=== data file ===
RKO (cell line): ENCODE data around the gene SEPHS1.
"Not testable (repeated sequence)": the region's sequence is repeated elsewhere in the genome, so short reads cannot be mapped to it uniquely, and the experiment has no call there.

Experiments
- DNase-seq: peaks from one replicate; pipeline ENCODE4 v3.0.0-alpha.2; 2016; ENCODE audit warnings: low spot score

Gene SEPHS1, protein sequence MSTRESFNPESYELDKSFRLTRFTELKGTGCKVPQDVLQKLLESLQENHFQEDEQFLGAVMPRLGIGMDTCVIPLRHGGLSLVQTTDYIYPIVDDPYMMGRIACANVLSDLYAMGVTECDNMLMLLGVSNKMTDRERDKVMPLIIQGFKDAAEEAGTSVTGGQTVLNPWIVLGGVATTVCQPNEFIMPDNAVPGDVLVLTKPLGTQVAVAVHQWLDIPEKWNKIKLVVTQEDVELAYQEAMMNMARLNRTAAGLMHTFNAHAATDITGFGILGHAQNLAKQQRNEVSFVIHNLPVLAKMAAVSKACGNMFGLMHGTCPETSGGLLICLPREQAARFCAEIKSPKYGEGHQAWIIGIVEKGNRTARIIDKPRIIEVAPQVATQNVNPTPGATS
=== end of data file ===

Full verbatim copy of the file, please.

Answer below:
RKO (cell line): ENCODE data around the gene SEPHS1.
"Not testable (repeated sequence)": the region's sequence is repeated elsewhere in the genome, so short reads cannot be mapped to it uniquely, and the experiment has no call there.

Experiments
- DNase-seq: peaks from one replicate; pipeline ENCODE4 v3.0.0-alpha.2; 2016; ENCODE audit warnings: low spot score

Gene SEPHS1, protein sequence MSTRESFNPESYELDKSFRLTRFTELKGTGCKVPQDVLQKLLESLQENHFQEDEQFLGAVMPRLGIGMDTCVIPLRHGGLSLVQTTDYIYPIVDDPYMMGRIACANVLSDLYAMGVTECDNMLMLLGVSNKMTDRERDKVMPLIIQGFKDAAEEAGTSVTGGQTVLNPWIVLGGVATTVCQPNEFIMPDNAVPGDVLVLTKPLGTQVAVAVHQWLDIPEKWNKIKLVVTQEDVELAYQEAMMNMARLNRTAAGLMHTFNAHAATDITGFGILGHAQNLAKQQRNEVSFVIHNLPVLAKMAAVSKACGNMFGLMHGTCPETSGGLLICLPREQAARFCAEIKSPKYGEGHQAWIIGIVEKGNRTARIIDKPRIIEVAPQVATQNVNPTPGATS